The Toll of Tobacco in the United… | Campaign for Tobacco-Free Kids
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Despite enormous progress in reducing smoking, tobacco use is still the leading cause of preventable death in the United States and imposes a terrible toll on families, businesses and government. Tobacco kills more than 480,000 people annually – more than AIDS, alcohol, car accidents, illegal drugs, murders and suicides combined. Tobacco costs the U.S. over $241 billion in health care expenditures and more than $365 billion in lost productivity each year.


The Toll of Tobacco in the U.S.

High school students who are current (past month) smokers (2023)

1.9% or 290,000 [Boys: 2.3%, Girls 1.5%]

High school students who are current e-cigarette users (2023)


High school males who are current cigar smokers (2023)


High school students who are current tobacco users (2023)


High school and middle school students who are current tobacco users (2023)


Kids (under 18) who try smoking for the first time each day


Kids (under 18) who try e-cigarettes for the first time each day


Kids (3-11) exposed to secondhand smoke

38.1% [Black: 66.2%, White: 38.1%]

Adults in the U.S. who smoke (2022)

11.6% [Men: 13.2% Women: 10.0%]

Deaths and Disease in the U.S. from Tobacco Use

People who die each year from their own cigarette smoking or exposure to secondhand smoke.

approx. 480,000+

People in the U.S. who currently suffer from smoking-caused illness

16 million+

Smoking kills more people than alcohol, AIDS, car accidents, illegal drugs, murders, and suicides combined, with thousands more dying from spit tobacco use. Of all the kids who become new regular, daily smokers each year, almost a third will ultimately die from it. In addition, smokers lose a decade of life because of their smoking.

Tobacco-Related Monetary Costs in the U.S.

Total annual public and private health care expenditures caused by smoking: Approximately $241.4 Billion

  • Annual Federal and state government smoking-caused Medicaid payments: $72.7 billion
    [Federal share: $42.1 billion per year. States’ share: $30.66 billion]
  • Federal government smoking-caused Medicare expenditures each year: $61.1 billion
  • Other federal government tobacco-caused health care costs (e.g. through VA health care): $21.8 billion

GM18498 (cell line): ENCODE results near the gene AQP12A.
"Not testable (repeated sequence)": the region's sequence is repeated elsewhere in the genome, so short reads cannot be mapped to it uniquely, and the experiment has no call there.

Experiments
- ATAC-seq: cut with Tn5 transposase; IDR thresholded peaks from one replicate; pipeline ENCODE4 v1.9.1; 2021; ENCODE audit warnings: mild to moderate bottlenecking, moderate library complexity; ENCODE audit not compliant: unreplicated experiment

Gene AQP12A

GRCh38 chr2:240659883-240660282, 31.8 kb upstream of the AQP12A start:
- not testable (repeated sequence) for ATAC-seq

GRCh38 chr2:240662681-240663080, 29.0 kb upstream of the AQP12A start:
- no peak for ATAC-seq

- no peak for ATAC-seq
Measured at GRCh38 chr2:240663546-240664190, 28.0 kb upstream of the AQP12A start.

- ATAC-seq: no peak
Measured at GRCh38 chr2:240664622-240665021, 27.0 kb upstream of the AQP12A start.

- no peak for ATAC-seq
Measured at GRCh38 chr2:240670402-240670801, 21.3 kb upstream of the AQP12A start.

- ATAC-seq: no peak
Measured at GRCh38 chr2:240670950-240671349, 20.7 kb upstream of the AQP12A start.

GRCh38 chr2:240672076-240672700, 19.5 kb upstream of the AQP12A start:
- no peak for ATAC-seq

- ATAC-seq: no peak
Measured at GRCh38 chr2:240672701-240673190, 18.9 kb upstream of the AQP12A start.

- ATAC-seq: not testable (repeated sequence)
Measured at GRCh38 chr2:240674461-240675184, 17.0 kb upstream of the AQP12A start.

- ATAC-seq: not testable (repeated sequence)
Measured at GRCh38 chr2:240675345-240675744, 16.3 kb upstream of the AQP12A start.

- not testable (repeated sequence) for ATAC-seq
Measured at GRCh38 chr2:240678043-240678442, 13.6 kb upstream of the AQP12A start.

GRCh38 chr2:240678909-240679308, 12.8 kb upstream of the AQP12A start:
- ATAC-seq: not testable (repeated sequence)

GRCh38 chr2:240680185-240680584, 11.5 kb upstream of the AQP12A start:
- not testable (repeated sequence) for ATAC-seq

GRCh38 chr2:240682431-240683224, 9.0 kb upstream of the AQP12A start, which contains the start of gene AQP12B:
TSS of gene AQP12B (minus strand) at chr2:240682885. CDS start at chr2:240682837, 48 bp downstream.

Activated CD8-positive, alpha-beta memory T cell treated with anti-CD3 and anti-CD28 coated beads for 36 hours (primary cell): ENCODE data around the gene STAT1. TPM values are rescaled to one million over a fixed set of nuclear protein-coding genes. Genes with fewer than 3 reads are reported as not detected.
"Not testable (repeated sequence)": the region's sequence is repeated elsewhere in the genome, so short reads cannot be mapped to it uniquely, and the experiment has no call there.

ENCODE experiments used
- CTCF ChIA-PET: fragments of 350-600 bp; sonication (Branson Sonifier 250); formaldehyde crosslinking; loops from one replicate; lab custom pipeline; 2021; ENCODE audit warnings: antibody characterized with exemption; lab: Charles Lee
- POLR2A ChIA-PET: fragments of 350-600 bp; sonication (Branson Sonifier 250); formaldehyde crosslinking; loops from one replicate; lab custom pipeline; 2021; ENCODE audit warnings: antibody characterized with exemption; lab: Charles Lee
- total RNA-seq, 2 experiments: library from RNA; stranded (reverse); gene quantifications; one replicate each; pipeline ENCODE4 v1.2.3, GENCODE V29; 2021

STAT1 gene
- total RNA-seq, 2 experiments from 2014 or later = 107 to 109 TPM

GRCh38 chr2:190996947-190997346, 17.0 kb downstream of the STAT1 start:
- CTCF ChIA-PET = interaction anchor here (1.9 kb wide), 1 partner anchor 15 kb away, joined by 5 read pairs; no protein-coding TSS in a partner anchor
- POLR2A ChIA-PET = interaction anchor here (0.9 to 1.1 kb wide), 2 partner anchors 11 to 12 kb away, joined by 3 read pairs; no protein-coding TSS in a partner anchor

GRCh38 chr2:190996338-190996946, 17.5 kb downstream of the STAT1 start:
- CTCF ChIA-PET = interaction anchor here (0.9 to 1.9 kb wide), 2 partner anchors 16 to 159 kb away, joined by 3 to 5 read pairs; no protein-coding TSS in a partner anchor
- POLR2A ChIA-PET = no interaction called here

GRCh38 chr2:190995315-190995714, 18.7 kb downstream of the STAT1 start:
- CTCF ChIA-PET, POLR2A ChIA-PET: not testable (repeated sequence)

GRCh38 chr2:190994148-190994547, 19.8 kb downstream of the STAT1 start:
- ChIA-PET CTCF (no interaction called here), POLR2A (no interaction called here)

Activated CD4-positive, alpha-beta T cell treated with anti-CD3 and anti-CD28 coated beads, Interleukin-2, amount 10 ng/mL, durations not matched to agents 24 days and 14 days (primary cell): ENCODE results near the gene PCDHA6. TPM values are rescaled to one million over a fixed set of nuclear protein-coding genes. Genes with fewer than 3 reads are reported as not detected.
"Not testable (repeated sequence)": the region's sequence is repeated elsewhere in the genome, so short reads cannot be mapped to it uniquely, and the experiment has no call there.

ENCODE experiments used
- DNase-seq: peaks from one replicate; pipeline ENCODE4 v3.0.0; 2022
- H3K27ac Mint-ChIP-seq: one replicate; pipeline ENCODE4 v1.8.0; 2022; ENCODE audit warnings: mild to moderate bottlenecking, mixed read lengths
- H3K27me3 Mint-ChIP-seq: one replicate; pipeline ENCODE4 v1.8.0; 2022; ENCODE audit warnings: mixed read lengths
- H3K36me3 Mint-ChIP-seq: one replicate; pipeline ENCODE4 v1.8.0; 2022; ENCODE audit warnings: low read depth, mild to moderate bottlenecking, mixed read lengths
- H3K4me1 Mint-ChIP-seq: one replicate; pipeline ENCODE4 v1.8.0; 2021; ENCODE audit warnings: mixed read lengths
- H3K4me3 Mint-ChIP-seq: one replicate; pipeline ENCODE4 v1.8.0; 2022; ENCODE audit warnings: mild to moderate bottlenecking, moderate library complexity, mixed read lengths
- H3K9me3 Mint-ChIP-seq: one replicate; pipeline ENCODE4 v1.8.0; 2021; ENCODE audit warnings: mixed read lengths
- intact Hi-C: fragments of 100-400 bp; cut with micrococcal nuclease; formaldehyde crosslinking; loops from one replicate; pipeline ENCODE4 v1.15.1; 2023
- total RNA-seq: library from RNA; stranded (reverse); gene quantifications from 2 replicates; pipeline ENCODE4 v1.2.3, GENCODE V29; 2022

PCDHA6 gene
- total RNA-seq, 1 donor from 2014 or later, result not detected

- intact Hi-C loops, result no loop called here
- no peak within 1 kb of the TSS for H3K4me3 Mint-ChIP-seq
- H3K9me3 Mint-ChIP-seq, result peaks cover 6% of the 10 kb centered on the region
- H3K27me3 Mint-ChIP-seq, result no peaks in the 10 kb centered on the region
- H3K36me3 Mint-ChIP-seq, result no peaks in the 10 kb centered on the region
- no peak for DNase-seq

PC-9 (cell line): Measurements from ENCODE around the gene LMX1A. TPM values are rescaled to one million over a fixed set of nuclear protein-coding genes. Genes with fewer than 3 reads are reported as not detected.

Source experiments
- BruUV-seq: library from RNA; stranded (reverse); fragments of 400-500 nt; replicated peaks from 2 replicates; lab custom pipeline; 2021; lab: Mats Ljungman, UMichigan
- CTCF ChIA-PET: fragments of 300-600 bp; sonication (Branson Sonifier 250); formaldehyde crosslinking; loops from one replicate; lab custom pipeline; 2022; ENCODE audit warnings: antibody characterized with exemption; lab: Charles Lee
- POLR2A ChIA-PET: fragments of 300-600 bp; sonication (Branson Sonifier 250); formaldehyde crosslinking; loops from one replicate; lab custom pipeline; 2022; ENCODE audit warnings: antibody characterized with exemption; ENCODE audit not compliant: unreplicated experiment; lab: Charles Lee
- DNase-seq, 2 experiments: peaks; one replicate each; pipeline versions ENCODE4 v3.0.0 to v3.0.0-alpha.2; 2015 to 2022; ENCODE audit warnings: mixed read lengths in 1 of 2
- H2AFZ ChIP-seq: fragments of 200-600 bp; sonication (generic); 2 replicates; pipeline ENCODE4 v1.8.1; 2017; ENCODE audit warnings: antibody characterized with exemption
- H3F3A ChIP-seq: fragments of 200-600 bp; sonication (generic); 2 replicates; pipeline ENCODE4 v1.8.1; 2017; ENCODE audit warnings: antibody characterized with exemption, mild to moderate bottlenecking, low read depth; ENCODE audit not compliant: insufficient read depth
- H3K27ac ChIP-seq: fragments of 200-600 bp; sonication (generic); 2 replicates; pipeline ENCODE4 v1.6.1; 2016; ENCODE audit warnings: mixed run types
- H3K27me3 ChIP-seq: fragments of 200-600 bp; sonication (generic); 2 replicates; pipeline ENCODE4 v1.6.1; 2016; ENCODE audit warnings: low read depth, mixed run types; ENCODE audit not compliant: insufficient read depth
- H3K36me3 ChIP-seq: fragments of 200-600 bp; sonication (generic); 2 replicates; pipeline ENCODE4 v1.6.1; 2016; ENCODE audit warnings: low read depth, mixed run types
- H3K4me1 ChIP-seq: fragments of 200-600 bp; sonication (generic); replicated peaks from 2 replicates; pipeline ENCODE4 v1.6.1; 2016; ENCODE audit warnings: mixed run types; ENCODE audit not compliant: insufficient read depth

Annual health care expenditures solely from secondhand smoke exposure: $6.5 billion

Additional smoking-caused health costs caused by tobacco use include annual expenditures for health and developmental problems of infants and children caused by mothers smoking or being exposed to second-hand smoke during pregnancy or by kids being exposed to parents smoking after birth. Also not included above are costs from smokeless or spit tobacco use, adult secondhand smoke exposure, or pipe/cigar smoking.

Productivity losses from smoking-caused premature death each year: $179.9 billion

Productivity losses from smoking-caused illness each year: $184.9 billion


[Productivity losses are from smoking-caused shortened work lives and illness that may impact the ability to work, including absenteeism, non-productivity at work, and inability to work due to disability.]


Other non-healthcare costs from tobacco use include residential and commercial property losses from smoking-caused fires, tobacco-related cleaning & maintenance, and expenditures through Social Security Survivors Insurance for kids who have lost at least one parent from a smoking-caused death.

  • Taxpayers yearly fed/state tax burden from smoking-caused gov't spending: $1,234 per household
  • Smoking-caused health costs and productivity losses per pack sold in U.S. (low estimate): $51.52 per pack
  • Weighted average retail price per pack in the U.S. (including sales tax): $8.39

Tobacco Industry Advertising & Political Influence

  • Annual tobacco industry spending on marketing its products nationwide: $8.6 billion ($23.5 million each day)
  • Annual e-cigarette company spending on marketing its products nationwide: $859.4 million

Research studies have found that kids are three times as sensitive to tobacco advertising than adults and are more likely to be influenced to smoke by cigarette marketing than by peer pressure; and that a third of underage experimentation with smoking is attributable to tobacco company advertising and promotion.

  • Tobacco company PAC contributions to federal candidates/parties, 2022 election cycle: More than $1.1 million.
  • Annual tobacco industry expenditures lobbying Congress in 2022: $45.9 million

Sources: Toll of Tobacco in the United States

Last updated April 23, 2024